Osama bin Laden’s former driver walked out on his war-crimes tribunal on Tuesday, saying he did not believe justice was possible at the US military base where he has been held for nearly six years.
Salim Ahmed Hamdan, a Yemeni, is the fourth alleged al-Qaeda operative at Guantanamo Bay to refuse to participate in the US’ first war-crimes courts since World War II — a system that he says lacks the fairness of traditional US courts.
“I do not want to come to this court because there is no such thing as justice here,” said Hamdan, who smiled as he explained his reasoning in a polite, 40-minute exchange with the judge.
The judge, Navy Captain Keith Allred, said he empathized with Hamdan’s frustrations over his prison conditions and the delays in a trial that has been derailed twice by legal challenges. But he encouraged Hamdan not to fire his attorneys, saying they won a 2006 Supreme Court verdict with his case that struck down an earlier tribunal system.
“You beat the United States once in our system with these attorneys,” Allred said.
After a short recess, the pretrial hearing reconvened without Hamdan at the US Navy base in southeast Cuba.
Hamdan had been captured at a roadblock in Afghanistan in November 2001, allegedly with two surface-to-air missiles in the car.
Earlier on Tuesday, Hamdan’s lead defense attorney said that a second military prosecutor had accused a Pentagon official of manipulating the prosecution of war crime suspects.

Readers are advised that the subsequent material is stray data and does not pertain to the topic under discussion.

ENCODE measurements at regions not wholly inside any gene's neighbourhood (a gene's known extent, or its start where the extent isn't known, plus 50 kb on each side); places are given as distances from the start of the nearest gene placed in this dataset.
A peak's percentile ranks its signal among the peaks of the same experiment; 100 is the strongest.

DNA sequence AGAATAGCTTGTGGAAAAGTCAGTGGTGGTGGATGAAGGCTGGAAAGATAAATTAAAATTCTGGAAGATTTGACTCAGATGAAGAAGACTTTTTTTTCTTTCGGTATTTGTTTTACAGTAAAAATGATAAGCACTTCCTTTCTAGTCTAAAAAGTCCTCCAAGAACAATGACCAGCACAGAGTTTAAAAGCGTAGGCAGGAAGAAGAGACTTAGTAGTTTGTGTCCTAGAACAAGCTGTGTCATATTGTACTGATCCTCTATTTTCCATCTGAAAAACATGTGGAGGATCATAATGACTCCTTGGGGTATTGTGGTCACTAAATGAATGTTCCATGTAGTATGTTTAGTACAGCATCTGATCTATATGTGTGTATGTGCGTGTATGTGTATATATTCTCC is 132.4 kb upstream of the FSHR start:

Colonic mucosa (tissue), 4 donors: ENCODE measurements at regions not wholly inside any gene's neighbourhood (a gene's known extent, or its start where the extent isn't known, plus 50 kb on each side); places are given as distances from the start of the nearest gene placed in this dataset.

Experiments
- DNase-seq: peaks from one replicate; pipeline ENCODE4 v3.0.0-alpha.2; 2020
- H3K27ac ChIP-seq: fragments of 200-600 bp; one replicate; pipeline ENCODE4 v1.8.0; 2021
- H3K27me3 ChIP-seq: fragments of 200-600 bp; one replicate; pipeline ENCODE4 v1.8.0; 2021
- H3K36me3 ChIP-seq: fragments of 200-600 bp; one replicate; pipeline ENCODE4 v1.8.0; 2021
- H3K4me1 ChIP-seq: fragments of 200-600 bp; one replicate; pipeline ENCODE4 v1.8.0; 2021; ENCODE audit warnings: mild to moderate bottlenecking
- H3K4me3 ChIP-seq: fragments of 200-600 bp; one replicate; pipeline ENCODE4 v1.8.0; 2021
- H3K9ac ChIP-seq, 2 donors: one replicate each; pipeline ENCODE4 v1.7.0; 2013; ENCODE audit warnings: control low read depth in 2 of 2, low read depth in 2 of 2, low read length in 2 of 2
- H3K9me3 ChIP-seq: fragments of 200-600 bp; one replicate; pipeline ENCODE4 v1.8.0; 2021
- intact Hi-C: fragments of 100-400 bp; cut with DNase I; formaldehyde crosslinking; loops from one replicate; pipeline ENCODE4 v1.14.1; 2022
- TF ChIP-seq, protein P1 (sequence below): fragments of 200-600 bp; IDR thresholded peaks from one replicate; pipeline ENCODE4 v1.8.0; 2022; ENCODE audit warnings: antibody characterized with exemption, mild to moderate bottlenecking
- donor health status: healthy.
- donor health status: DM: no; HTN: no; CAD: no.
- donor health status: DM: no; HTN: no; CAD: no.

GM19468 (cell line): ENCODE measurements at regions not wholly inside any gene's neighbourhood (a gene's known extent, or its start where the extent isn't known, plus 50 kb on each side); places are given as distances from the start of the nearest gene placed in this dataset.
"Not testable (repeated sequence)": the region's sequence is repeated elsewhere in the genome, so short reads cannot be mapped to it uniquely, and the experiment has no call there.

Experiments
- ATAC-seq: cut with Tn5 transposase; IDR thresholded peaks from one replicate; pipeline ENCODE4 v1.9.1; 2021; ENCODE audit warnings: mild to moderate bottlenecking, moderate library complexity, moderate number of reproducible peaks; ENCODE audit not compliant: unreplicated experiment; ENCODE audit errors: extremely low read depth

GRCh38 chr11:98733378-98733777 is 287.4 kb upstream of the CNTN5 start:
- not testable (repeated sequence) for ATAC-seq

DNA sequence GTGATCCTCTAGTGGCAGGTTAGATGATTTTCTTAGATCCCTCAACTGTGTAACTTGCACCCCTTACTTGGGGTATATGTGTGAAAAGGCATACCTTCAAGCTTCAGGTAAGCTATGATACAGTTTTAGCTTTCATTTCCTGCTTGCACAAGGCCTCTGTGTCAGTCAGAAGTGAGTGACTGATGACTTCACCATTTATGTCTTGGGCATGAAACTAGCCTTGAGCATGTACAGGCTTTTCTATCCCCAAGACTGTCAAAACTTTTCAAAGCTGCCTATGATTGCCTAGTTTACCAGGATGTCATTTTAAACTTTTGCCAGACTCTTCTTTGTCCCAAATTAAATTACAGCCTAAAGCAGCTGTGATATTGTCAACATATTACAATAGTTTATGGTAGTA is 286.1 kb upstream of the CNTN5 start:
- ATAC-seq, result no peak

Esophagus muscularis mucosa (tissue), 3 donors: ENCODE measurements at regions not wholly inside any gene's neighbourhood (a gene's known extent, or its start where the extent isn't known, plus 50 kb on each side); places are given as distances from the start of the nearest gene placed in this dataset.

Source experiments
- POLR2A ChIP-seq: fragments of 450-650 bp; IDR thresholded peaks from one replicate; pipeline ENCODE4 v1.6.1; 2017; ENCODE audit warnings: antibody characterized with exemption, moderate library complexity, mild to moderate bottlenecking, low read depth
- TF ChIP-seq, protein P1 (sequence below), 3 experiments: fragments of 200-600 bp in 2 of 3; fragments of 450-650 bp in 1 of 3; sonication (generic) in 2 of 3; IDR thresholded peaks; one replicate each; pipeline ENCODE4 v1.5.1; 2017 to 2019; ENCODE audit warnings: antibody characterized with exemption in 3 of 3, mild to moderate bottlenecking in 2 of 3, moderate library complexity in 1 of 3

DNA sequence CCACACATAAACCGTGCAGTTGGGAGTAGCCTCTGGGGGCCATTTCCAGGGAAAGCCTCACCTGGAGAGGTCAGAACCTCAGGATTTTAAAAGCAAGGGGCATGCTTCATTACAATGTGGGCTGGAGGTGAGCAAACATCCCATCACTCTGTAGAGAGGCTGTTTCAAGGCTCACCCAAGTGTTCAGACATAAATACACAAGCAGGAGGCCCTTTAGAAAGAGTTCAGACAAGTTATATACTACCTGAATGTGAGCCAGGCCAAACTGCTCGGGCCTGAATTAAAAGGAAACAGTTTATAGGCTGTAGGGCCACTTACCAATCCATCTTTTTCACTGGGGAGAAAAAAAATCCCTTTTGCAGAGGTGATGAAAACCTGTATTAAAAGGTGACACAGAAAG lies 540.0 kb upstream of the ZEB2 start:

The Pentagon official, Air Force Brigadier-General Thomas Hartmann, allegedly told the prosecutor that certain cases against Guantanamo prisoners should be pursued over others to sway public opinion, military defense lawyer Navy Lieutenant-Commander Brian Mizer said.
The prosecutor, Lieutenant-Colonel William Britt, made the allegation in an affidavit submitted in an internal Pentagon investigation of the Office of Military Commissions, which is in charge of prosecuting the Guantanamo prisoners.
Mizer read a portion of the affidavit in court as he seeks dismissal of the charges against Hamdan on the grounds that improper meddling by senior officials has tainted the tribunals.
Britt told the investigators that Hartmann, whose role is to give legal advice to the military commissions, directed him to pursue certain cases that would “seize the imagination of the American public,” Mizer said in court.